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My friend and fellow blogger Sally Reed (and the writer behind Butter and Lightning) recently posted a very moving message about grief, suffering and loss. I hope you will take a moment to visit her site and read it in its entirety. In her most recent post she included an exquisite poem by Jane Kenyon which I have included below. It speaks for itself.

Happiness

There’s just no accounting for happiness,
or the way it turns up like a prodigal
who comes back to the dust at your feet
having squandered a fortune far away.

And how can you not forgive?
You make a feast in honor of what
was lost, and take from its place the finest
garment, which you saved for an occasion
you could not imagine, and you weep night and day
to know that you were not abandoned,
that happiness saved its most extreme form
for you alone.

No, happiness is the uncle you never
knew about, who flies a single-engine plane
onto the grassy landing strip, hitchhikes
into town, and inquires at every door
until he finds you asleep midafternoon
as you so often are during the unmerciful
hours of your despair.

It comes to the monk in his cell.
It comes to the woman sweeping the street
with a birch broom, to the child
whose mother has passed out from drink.
It comes to the lover, to the dog chewing
a sock, to the pusher, to the basket maker,
and to the clerk stacking cans of carrots
in the night.
It even comes to the boulder
in the perpetual shade of pine barrens,
to rain falling on the open sea,
to the wineglass, weary of holding wine.

–Jane Kenyon

About Jane Kenyon (1947 – 1995): An American poet who was New Hampshire’s poet laureate when she died from leukemia. She was married to Donald Hall, also a poet. During her lifetime she published four collections: Constance (1993), Let Evening Come (1990), The Boat of Quiet Hours (1986), and From Room to Room (1978). She also translated poems by the great Russian poet Anna Akhmatova.

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I’ve been thinking a lot about Donald Hall and Jane Kenyon after having renewed my relationship with their poetry this weekend (See the posting below, The Third Thing.) I posted a poem by Hall yesterday that he wrote during her illness, but thought Kenyon deserved a few of her own too.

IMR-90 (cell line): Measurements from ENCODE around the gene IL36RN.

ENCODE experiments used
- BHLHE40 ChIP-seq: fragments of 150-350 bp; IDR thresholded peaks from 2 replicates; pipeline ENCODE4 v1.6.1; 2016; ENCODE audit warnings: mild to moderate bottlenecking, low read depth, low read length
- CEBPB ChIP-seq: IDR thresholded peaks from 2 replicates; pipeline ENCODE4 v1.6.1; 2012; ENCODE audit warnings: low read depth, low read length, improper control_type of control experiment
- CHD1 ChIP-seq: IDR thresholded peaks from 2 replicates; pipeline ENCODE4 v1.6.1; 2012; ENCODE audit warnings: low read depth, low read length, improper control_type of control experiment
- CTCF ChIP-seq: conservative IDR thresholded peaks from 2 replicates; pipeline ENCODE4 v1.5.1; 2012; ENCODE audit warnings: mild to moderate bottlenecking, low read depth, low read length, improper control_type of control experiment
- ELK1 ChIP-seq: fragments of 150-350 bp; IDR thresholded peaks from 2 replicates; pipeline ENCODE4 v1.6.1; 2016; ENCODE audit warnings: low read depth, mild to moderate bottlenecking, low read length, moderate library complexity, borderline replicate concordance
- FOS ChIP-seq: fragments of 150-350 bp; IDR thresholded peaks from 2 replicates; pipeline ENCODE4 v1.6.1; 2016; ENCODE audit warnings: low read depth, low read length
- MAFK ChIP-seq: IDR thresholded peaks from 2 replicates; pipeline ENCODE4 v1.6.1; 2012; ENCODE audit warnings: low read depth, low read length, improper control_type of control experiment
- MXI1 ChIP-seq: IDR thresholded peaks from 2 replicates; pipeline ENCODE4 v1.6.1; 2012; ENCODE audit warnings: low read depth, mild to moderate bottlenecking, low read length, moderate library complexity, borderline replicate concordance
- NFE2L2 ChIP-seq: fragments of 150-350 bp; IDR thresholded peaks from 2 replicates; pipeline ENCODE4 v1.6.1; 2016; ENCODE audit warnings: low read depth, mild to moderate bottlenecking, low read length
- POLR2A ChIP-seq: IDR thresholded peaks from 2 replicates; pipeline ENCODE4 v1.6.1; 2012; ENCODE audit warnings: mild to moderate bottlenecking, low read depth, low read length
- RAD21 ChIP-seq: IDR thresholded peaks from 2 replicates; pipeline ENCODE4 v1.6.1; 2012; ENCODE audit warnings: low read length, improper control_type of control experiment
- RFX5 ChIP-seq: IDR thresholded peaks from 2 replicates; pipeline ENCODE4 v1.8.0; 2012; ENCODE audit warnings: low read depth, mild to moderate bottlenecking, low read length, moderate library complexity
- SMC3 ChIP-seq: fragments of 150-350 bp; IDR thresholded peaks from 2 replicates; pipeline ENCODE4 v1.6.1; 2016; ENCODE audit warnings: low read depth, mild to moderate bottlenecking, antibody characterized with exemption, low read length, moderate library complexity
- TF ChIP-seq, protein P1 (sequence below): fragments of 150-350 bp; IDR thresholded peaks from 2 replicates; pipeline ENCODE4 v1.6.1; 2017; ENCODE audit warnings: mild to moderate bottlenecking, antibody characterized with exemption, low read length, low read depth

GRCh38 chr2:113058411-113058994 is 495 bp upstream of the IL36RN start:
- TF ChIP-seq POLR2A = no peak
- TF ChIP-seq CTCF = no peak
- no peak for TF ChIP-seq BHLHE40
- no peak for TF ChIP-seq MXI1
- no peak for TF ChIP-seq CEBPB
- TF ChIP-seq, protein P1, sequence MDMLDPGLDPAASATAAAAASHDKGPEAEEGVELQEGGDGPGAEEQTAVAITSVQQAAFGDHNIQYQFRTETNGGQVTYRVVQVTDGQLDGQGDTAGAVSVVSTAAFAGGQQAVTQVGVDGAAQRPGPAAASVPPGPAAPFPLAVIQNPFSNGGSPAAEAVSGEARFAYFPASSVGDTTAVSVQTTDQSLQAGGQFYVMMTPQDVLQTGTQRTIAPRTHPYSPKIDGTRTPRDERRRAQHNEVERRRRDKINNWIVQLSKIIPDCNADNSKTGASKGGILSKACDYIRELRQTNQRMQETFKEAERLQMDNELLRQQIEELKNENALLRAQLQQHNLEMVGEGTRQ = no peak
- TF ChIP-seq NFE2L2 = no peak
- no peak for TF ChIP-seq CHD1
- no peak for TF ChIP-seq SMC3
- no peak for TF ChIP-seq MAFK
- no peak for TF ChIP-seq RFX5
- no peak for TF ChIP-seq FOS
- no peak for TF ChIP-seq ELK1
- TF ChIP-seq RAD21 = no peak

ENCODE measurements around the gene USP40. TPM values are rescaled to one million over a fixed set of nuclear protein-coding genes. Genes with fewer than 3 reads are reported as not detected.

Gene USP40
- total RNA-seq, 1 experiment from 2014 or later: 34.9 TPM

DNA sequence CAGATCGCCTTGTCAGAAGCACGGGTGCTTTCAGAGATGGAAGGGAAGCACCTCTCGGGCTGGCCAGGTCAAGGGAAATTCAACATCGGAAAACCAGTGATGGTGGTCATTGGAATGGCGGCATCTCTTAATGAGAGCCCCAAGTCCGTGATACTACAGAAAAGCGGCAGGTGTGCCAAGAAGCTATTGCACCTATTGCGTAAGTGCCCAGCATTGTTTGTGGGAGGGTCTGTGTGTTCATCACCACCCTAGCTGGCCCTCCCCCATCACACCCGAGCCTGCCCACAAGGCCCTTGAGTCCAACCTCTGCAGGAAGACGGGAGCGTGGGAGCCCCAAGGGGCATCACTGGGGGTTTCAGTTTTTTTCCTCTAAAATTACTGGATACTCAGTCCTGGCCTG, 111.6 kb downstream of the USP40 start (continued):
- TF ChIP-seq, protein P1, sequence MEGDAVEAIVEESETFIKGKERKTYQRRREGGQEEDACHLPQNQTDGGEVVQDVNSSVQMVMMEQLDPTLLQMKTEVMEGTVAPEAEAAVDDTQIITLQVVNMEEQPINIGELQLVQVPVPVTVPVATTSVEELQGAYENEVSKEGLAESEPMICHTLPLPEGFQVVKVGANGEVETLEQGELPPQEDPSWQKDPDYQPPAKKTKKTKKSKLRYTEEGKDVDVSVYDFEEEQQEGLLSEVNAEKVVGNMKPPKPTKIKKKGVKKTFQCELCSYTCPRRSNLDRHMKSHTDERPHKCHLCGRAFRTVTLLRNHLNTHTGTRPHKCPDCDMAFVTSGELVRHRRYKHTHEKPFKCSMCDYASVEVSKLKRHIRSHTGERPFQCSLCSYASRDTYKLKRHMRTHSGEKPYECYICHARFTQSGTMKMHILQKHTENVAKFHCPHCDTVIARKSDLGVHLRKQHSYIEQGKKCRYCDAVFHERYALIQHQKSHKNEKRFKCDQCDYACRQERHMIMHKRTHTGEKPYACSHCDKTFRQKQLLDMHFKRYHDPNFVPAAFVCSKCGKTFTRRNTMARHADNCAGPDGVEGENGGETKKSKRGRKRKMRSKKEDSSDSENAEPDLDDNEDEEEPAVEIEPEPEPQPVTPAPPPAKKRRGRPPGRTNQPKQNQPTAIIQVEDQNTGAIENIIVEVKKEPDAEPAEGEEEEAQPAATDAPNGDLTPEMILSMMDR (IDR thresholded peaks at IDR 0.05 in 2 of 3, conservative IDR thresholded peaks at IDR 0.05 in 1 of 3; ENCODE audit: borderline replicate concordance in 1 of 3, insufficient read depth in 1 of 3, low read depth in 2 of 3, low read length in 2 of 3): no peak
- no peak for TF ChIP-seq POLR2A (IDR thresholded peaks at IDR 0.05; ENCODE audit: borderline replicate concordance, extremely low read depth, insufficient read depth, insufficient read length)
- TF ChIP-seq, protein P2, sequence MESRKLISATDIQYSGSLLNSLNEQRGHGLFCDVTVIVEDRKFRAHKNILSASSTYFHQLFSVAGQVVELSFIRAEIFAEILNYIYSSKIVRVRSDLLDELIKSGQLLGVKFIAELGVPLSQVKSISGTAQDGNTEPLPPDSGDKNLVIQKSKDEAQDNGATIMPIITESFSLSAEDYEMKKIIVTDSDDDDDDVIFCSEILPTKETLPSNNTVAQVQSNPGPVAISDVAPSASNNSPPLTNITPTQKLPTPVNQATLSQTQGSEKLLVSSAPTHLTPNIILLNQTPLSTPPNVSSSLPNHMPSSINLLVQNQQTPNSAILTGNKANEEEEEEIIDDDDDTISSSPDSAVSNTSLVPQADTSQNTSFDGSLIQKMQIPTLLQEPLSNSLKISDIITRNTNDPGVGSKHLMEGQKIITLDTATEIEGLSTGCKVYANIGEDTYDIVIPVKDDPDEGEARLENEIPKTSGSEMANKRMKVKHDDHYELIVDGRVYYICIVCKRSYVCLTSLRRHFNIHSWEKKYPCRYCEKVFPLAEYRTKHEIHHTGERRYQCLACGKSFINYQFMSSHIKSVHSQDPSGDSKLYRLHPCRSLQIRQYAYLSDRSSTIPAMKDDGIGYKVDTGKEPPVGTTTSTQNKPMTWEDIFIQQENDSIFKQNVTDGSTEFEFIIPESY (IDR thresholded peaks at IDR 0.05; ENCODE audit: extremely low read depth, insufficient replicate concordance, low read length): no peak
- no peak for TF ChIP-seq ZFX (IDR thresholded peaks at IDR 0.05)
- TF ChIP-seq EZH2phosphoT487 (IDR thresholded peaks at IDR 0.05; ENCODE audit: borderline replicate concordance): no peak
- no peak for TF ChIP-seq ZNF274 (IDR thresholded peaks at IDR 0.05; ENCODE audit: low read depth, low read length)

As Donald Hall wrote in The Third Thing, “poetry embodies the complexities of feeling at their most intense and entangled, and therefore offers (over centuries, or over no time at all) the company of tears.”

Here are two by Kenyon, each with their own blending of the melancholy and sorrow of life with a celebration of it (or in the second poem, a celebration of life after life.) Both moved me deeply this morning.

Happiness

There’s just no accounting for happiness,
or the way it turns up like a prodigal
who comes back to the dust at your feet
having squandered a fortune far away.

And how can you not forgive?
You make a feast in honor of what
was lost, and take from its place the finest
garment, which you saved for an occasion
you could not imagine, and you weep night and day
to know that you were not abandoned,
that happiness saved its most extreme form
for you alone.

No, happiness is the uncle you never
knew about, who flies a single-engine plane
onto the grassy landing strip, hitchhikes
into town, and inquires at every door
until he finds you asleep midafternoon
as you so often are during the unmerciful
hours of your despair.

It comes to the monk in his cell.
It comes to the woman sweeping the street
with a birch broom, to the child
whose mother has passed out from drink.
It comes to the lover, to the dog chewing
a sock, to the pusher, to the basketmaker,
and to the clerk stacking cans of carrots
in the night.
It even comes to the boulder
in the perpetual shade of pine barrens,
to rain falling on the open sea,
to the wineglass, weary of holding wine.

Notes from the Other Side

I divested myself of despair
and fear when I came here.

Now there is no more catching
one’s own eye in the mirror,

there are no bad books, no plastic,
no insurance premiums, and of course

no illness. Contrition
does not exist, nor gnashing

of teeth. No one howls as the first